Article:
June 25, 2015

Concept vs. Character: Creating Gillix Growley

Behold Growley.

It took a lot of effort to get my D&D logic into shape when creating this guy. Creating a grumpy, headstrong, lance-wielding rock gnome of awesome was an experience unlike any other I have had when creating a character. I learned not only how to play a gnome, but how to play as a character built on more than just fighting and surviving. So Gillix was born.

I owe Gillix "Leadfoot" Growley's existence to my friend Sparky. She's very busy and doesn't get a lot of time to stop by at the table, but when she's absent, she's writing backstories and creating characters. Today, we got together for fried chicken and Indonesian stir-fried bean sprouts, comparing our characters. Like we normally have, we brought our character sheets, dice, and miscellaneous D&D supplies like my 5th Edition PHB.

"Let's make a character, pass some time," Sparky suggested, flipping the book open as I nodded. "Alright, what should we do?"

I pointed out a few classes and races that I'd created or even played before, and she highlighted hers. What it boiled down to, among few other options, was that we'd never created either a gnome or a fighter. So we set off to work without haste, point-buying and laughing over different names and traits. It was my idea that he'd want to carry around a weapon much taller than he, so we allowed him a fighting style that would make it easier to fight with two-handed versatile weapons.

"Alright, but some weapons may be too heavy for the little guy," Sparky pointed out. "We'll need to buff up his strength and sacrifice a little bit of something else." I frowned. I didn't want to put aside intelligence or wisdom, since both were important to adventuring...but constitution and dexterity were major components of his class, so that couldn't be sacrificed. If we wanted Growley to exude confidence like we'd imagined, we'd want his charisma to stick around, too. It was all important to keeping him alive and well as the damage machine of the group.

Just as creating a character around rolled stats requires sacrifice, going the other way around - having a set character in mind and adjusting point-bought characteristics towards their attributes - requires diligence and the ability to stay true to one's character. In my opinion, both ways of going about it are natural and understandable. For those rolling, the fact of chance plays a large role in defining who a character is, while the ability to customize exactly which attributes get specific scores invites players to mold a personality and characteristic set along with them. Unfortunately, I was doing neither. I feel justified in my logic - I wanted to create a character that would survive and thrive in a dangerous campaign setting, and while I had characteristics in mind, they simply didn't transfer over. I realized this, however, before I ever played Gillix - and in fact, I haven't yet.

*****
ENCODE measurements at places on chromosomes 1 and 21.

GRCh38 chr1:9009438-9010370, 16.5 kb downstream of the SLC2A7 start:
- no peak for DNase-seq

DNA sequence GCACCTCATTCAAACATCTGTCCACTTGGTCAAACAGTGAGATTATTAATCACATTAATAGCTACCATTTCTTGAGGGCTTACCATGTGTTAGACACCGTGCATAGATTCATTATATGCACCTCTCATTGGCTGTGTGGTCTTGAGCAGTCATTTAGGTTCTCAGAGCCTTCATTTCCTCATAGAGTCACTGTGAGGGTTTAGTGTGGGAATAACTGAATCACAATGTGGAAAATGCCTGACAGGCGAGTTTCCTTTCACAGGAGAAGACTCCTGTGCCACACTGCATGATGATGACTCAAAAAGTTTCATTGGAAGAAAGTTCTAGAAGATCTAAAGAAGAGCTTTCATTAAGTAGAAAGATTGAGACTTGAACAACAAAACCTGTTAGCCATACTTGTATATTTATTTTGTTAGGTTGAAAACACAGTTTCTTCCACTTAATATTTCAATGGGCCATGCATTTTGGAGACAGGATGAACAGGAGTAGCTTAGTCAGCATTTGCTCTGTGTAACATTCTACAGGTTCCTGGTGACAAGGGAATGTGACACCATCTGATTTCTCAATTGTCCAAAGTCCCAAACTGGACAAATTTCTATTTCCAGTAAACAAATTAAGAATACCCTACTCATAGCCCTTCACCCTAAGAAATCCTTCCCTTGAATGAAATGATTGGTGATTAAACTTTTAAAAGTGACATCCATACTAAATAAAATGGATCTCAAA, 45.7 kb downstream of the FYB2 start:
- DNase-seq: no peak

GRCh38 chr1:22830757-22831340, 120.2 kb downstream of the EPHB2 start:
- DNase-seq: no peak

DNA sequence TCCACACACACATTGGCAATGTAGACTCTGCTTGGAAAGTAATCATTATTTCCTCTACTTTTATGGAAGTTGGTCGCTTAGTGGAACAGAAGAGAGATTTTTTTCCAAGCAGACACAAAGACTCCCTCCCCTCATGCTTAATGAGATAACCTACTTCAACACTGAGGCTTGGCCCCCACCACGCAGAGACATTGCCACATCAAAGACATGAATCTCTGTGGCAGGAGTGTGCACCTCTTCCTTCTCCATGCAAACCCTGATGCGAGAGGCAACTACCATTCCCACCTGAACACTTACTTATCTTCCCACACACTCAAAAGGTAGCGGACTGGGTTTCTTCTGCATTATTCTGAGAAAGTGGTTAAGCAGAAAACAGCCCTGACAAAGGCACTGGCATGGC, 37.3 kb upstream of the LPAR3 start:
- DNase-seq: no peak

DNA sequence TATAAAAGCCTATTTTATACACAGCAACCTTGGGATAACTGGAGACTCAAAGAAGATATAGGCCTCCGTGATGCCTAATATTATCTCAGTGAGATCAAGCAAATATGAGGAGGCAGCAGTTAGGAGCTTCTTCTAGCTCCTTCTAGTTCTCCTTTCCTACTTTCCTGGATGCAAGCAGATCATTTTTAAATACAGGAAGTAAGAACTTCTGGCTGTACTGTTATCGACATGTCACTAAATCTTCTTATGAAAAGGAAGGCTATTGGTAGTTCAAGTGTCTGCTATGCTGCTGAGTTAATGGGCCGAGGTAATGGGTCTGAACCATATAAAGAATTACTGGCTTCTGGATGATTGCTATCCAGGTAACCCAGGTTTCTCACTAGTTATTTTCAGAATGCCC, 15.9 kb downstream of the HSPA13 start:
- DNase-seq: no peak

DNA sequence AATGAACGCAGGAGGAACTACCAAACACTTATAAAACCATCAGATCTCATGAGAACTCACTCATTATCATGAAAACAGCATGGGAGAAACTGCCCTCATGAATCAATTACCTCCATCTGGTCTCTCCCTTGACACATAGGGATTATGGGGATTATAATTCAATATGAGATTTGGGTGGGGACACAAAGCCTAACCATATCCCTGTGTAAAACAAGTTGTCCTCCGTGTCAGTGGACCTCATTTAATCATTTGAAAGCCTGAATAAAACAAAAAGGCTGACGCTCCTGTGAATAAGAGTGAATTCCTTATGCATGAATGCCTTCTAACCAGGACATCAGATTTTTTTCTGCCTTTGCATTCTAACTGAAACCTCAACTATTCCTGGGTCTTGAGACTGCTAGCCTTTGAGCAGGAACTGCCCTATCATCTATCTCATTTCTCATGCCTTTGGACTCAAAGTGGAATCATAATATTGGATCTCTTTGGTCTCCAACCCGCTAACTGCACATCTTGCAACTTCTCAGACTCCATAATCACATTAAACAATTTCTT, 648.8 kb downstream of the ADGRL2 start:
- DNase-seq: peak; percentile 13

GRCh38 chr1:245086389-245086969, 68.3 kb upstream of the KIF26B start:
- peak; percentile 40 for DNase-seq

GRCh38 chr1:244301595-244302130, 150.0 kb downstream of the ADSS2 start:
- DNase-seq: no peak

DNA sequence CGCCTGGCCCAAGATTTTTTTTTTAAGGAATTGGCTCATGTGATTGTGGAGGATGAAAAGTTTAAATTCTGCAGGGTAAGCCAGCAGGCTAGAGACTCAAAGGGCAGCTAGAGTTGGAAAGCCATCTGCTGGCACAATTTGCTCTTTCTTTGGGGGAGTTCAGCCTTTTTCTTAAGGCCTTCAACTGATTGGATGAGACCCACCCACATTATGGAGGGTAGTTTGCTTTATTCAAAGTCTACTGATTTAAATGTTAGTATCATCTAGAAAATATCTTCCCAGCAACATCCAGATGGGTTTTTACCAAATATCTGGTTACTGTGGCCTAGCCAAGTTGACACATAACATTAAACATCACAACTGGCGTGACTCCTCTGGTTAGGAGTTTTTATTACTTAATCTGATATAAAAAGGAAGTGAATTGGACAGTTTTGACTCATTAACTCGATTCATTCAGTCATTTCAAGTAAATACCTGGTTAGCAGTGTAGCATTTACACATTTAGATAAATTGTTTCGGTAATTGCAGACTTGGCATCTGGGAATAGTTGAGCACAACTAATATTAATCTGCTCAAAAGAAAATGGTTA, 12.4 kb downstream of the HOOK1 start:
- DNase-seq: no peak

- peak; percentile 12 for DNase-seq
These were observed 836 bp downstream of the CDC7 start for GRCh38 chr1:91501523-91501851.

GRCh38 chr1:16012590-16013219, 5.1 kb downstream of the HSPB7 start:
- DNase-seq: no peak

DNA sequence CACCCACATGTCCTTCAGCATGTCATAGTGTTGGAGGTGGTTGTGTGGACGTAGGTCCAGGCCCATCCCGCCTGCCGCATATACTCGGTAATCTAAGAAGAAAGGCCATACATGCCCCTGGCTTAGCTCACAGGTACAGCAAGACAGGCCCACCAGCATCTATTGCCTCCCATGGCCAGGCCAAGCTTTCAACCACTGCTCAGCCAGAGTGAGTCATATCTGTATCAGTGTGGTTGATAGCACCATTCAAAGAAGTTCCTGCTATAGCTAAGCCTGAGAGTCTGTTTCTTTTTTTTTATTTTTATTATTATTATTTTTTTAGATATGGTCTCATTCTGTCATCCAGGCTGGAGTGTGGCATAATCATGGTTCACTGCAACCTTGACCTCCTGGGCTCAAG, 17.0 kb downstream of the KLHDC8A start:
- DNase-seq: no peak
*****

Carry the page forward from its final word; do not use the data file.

Shortly after, following a long twenty-minutes of careful adding, subtracting, prioritizing, and distraction, I tore down and completely re-did Gillix's layout. I left him with serious gaps in his stats, some attributes having a modifier of (-1) and others (+3) to correspond with what kind of character Gillix would end up as. Even though he was a fighter and knew how to be light on his feet, the fact that he preferred to stomp around anyways and make himself known detracted from both his charisma and dexterity. However, I could then add onto important things like Constitution and Strength. After having played a wizard for a few months, it was difficult but necessary to have intelligence and wisdom become the bottom two traits for him. Someone else would have to take care of the smarts.

When the next character turnover comes around, I'll be playing an unbalanced little gnome by the name of Gillix 'Leadfoot' Growley. He's not charismatic enough to get his way with anyone he wants, but his hotheadedness and inflated ego help him exert confidence on the battlefield as he hauls a lance potentially two or three times his height into the unsuspecting ribs of his opponents. He has a tendency to shout and stomp, but those things make him who he is. I learned over creating him that the second word in PC (in D&D context) is character, and not 'survival machine'. Characters die, and I'm planning from this point forward to create in terms of acknowledgement of this unavoidable fate...

...but for now, I've got some faces to (hopefully) lance.

Have you had difficulties creating a character? Which of your characters was your favorite to create and/or play? Want my opinion on tabletop cookie selection, or just a shoutout on Twitter for being awesome? Leave me a comment below! 

1 comment:

  1. I have never played but the whole process sure sounds fascinating and as critical in the creation part as answering the questions right in Pirates. :D I can't wait to hear of his adventures.


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